Americans and Israelis have often thought that their nations were chosen, in perpetuity, to do God’s work. This belief in divine election is a potent, living force, one that has guided and shaped both peoples and nations throughout their history and continues to do so to this day. Through great adversity and despite serious challenges, Americans and Jews, leaders and followers, have repeatedly faced the world fortified by a sense that their nation has a providential destiny.
As Todd Gitlin and Liel Leibovitz argue in this original and provocative book, what unites the two allies in a “special friendship” is less common strategic interests than this deep-seated and lasting theological belief that they were chosen by God.
The United States and Israel each has understood itself as a nation placed on earth to deliver a singular message of enlightenment to a benighted world. Each has stumbled through history wrestling with this strange concept of chosenness, trying both to grasp the meaning of divine election and to bear the burden it placed them under. It was this idea that provided an indispensable justification when the Americans made a revolution against Britain, went to war with and expelled the Indians, expanded westward, built an overseas empire, and most recently waged war in Iraq. The equivalent idea gave rise to the Jewish people in the first place, sustained them in exodus and exile, and later animated the Zionist movement, inspiring the Israelis to vanquish their enemies and conquer the West Bank and the Gaza Strip. Everywhere you look in American and Israeli history, the idea of chosenness is there.
The Chosen Peoples delivers a bold new take on both nations’ histories. It shows how deeply the idea of chosenness has affected not only their enthusiasts but also their antagonists. It digs deeply beneath the superficialities of headlines, the details of negotiations, the excuses and justifications that keep cropping up for both nations’ successes and failures. It shows how deeply ingrained is the idea of a chosen people in both nations’ histories—and yet how complicated that idea really is. And it offers interpretations of chosenness that both nations dearly need in confronting their present-day quandaries.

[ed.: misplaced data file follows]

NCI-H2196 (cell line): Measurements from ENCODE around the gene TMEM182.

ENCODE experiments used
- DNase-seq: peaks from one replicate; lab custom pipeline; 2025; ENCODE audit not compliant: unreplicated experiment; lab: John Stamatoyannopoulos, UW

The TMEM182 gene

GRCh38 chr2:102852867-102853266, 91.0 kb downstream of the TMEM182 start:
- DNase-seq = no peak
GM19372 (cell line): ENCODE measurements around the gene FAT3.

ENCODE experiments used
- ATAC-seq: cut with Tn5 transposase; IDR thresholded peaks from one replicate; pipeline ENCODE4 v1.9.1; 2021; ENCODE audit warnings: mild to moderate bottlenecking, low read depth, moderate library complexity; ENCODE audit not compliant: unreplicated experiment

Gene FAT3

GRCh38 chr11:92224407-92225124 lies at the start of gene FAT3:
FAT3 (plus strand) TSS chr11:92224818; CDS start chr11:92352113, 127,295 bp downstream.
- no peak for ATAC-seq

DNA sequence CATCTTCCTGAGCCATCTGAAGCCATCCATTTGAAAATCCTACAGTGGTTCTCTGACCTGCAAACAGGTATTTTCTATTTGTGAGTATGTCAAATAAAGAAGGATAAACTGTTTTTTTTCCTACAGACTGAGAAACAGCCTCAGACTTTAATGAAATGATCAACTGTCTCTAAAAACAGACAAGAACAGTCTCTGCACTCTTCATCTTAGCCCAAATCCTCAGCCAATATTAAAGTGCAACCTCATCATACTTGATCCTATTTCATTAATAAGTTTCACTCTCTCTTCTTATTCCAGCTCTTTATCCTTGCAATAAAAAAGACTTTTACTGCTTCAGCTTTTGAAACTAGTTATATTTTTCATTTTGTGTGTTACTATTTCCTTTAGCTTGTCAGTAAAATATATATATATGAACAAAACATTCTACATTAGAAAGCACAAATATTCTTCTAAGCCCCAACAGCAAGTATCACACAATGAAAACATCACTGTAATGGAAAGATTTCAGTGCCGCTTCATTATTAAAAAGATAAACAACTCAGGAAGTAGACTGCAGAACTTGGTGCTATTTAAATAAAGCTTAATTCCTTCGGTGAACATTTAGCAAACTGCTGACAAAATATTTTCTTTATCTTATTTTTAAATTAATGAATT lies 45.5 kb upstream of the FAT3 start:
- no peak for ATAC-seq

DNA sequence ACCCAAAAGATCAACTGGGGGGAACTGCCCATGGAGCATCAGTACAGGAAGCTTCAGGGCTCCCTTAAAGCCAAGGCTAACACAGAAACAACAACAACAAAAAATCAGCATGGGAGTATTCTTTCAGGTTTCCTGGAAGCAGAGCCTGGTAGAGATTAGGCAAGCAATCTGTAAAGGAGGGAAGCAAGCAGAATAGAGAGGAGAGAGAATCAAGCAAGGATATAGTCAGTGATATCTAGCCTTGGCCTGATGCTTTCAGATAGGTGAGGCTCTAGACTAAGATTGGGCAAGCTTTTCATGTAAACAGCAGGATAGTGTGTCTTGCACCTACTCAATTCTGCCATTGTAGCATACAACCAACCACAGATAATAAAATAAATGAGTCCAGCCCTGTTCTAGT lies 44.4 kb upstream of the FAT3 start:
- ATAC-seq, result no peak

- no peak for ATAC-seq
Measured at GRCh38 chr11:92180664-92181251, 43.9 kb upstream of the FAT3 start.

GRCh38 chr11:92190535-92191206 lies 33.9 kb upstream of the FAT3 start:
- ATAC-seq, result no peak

Weaving together history, theology, and politics, The Chosen Peoples vividly retells the dramatic story of two nations bound together by a wild and sacred idea, takes unorthodox perspectives on some of our time’s most searing conflicts, and offers an unexpected conclusion: only by taking the idea of chosenness seriously, wrestling with its meaning, and assuming its responsibilities can both nations thrive.
Two drastically different interpretations of "chosenness" inform this ambitious religio-political meditation on American and Israeli history. The first, which sociologist Gitlin (The Sixties) and journalist Leibovitz (Aliya) deplore, is an arrogant assumption of God-given superiority and entitlement especially to a "Promised Land" inhabited by others that breeds jingoism, imperialism, and bitter wars with Canaanites, Palestinians, or Native Americans. The second, which they locate in a humbler tradition stretching from the Torah to the writings of Abraham Lincoln, treats chosenness as an obligation "closer to a curse than a blessing" to strive towards ideals of humanity and social justice. The theme of chosenness yields an insightful reading of the Israeli national project, which is explicitly linked to ancient religious imperatives, but it says less about the American experience. Yes, as the authors demonstrate, Americans from the Pilgrim Fathers to George W. Bush have claimed divine sanction, but are such sentiments deeply motivating or just rhetorical window-dressing for opportunistic land-grabs and military adventures? Gitlin and Leibowitz load too great an explanatory burden onto a forced comparison between the two nations.